Elizabeth Montgomery died on 28 May 1833 in Dieppe, France, aged 40. Her unusual coffin was probably made by a French coffin maker, rather than made in London by one of the local craftsmen who served most patrons at St James’s. Elizabeth wrote in her will of her wish to be returned to London to be buried alongside her ‘dearest’ late husband Reverend George Montgomery should she die abroad, and thanks to a note in The Times newspaper on June 11, 1833, we know that she got her wish. Her coffin was brought to an address in Cavendish Square, Marylebone, and from there to St James’s for burial. Her will also mentions a collection of miniature portraits. It seems that one of these precious miniatures was placed into her coffin, where it was found by the archaeological team nearly 200 years later.
Sometimes archaeological evidence highlights discrepancies in the burial records, demonstrating the value of pairing historical sources and archaeological data. Matthias Tomick of ’Broad Street, Carnaby Market’ was buried in 1794, following his death aged 66 ‘of a decline’. An additional note on his burial entry records his height as 7ft 10 inches. However, when archaeologists excavated Tomick’s burial, they found that he was between 6ft 6 and 6ft 8 inches tall. This discrepancy may have been the result of a miscommunication, rather than an exaggeration, with the length of an extra-long grave being misconstrued as the height of the deceased.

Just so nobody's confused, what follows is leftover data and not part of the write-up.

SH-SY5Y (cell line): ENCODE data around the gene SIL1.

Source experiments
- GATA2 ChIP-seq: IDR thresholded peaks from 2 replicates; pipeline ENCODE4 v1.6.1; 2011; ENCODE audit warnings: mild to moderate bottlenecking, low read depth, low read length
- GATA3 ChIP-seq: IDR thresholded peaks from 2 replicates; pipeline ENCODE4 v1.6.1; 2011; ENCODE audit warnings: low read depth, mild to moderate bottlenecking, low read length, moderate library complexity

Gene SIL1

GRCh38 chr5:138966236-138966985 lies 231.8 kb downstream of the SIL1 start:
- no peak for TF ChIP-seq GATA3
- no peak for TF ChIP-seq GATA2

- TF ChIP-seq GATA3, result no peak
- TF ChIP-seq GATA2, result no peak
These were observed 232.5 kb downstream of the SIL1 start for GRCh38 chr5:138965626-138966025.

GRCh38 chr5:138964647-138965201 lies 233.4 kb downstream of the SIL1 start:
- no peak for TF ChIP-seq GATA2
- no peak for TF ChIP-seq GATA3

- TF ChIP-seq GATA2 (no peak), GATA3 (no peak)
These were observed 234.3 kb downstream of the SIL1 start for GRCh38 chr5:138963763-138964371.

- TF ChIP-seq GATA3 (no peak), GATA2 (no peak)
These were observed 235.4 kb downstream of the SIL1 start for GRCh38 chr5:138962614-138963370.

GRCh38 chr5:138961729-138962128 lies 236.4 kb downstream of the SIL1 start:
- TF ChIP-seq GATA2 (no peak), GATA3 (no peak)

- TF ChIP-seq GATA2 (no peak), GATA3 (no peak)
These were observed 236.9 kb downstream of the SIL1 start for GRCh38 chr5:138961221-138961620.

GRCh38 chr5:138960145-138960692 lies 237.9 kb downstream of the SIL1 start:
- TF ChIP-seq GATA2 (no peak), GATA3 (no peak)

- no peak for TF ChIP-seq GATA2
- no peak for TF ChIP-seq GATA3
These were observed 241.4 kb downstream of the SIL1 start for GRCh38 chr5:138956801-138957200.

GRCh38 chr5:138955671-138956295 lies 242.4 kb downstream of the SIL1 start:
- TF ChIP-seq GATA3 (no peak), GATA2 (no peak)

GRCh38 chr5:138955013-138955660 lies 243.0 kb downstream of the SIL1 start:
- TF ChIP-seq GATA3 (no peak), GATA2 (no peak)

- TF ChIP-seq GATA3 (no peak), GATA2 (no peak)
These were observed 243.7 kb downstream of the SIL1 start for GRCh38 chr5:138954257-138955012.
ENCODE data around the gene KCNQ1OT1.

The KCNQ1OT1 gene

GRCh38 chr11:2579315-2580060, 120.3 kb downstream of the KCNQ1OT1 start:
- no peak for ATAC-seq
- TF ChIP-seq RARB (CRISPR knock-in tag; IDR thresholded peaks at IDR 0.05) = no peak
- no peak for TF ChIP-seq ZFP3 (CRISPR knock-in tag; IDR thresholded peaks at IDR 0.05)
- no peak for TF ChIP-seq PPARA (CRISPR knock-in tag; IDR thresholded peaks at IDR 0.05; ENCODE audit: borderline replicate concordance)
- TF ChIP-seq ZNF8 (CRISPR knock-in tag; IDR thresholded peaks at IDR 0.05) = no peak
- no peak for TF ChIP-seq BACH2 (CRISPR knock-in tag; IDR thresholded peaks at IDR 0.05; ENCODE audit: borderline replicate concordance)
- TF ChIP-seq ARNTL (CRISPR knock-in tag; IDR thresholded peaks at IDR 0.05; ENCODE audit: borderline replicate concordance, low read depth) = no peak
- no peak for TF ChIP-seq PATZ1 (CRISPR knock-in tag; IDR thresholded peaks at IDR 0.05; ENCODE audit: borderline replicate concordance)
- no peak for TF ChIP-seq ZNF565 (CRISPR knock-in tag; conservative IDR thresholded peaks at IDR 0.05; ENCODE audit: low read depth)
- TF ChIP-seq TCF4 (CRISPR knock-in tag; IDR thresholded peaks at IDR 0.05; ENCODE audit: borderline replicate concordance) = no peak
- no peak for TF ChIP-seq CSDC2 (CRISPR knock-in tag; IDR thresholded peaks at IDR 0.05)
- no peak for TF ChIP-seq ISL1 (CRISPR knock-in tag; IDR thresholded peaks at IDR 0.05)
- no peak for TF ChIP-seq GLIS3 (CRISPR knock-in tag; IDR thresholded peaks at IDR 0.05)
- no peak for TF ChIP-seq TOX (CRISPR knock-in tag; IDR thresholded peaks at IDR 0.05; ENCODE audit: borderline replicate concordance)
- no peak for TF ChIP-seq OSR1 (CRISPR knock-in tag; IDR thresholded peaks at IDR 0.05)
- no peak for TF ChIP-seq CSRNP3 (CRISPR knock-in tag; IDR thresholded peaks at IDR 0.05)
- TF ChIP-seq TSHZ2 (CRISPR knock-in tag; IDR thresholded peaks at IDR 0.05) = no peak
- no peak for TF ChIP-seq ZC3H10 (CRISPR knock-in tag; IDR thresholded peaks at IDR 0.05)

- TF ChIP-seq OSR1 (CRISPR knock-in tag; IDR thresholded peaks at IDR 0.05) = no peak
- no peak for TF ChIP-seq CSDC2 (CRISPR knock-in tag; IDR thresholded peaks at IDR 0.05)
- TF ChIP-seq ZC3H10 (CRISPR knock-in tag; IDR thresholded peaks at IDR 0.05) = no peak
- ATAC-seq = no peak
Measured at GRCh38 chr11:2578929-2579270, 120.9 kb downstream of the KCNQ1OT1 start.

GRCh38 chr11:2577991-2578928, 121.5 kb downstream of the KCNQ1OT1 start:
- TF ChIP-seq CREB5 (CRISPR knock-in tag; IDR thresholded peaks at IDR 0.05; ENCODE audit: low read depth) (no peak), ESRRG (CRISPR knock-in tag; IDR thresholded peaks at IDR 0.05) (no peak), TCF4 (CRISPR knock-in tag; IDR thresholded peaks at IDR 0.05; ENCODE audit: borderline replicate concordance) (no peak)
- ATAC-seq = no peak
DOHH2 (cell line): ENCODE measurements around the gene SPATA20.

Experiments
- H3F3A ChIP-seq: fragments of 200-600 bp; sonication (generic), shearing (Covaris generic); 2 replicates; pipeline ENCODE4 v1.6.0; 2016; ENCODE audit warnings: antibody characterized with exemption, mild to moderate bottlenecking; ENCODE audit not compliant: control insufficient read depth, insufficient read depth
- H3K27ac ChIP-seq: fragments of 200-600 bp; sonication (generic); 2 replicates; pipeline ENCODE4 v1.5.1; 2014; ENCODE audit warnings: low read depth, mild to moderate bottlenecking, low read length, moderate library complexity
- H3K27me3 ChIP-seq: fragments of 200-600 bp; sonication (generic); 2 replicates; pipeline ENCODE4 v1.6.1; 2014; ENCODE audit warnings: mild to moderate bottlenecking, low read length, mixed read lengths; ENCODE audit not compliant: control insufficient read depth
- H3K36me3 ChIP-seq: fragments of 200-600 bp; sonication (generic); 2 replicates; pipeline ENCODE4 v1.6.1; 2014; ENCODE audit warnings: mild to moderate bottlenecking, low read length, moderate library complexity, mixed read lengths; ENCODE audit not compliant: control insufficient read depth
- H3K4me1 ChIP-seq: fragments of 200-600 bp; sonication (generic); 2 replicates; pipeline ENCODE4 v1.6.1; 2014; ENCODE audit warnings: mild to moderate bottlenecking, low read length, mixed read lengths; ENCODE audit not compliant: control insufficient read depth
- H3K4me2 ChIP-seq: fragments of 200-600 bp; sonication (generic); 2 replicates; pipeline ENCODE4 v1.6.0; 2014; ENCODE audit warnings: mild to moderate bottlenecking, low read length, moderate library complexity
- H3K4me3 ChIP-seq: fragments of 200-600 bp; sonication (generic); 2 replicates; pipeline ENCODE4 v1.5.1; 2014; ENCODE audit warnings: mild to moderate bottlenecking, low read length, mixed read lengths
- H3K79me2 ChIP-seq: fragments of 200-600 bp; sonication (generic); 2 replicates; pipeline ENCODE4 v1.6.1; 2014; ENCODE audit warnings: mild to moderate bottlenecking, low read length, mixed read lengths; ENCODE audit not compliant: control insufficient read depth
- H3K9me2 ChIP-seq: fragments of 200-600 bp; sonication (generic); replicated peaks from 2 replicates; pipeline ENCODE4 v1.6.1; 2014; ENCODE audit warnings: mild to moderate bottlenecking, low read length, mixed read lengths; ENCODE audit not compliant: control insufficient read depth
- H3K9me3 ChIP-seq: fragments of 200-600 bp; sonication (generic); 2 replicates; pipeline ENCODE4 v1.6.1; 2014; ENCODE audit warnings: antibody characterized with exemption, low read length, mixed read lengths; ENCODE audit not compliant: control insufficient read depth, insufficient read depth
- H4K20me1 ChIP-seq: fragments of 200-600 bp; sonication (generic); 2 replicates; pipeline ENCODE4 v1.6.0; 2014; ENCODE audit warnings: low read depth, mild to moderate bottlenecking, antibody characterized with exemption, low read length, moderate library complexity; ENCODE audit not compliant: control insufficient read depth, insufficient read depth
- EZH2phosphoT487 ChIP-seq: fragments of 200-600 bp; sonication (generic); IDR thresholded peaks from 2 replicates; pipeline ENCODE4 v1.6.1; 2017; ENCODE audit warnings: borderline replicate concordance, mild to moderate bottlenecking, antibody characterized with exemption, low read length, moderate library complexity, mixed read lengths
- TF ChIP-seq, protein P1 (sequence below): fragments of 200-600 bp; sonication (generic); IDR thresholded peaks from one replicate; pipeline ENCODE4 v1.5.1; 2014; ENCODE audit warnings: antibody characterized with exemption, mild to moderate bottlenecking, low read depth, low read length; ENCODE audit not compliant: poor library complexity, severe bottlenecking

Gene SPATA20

Frederick James and Jane Elizabeth Havell
Burial records enabled the team to identify the final resting places of Frederick and Jane Havell. Frederick James Havell came from a family of artists. Originally a steel engraver in line and mezzotint, Havell, together with his brother William and fellow engraver James Tibbits Willmore, experimented with early photography techniques, presenting their Cliché Verre process at the Royal Society in London in 1839. Sadly, later that year he was admitted to and then died at Bethlem Hospital with ‘the occurrence of insanity’. His condition may well have been caused by erethism, also known as ‘mad hatter syndrome’, because of prolonged exposure to mercury vapours from photographic experiments. Jane Elizabeth Havell, his wife, died six years later and was buried in the same grave with a picture frame placed face-down on her chest. No picture survived within the glass and wood frame, but this personal object is a poignant reminder of her family connections.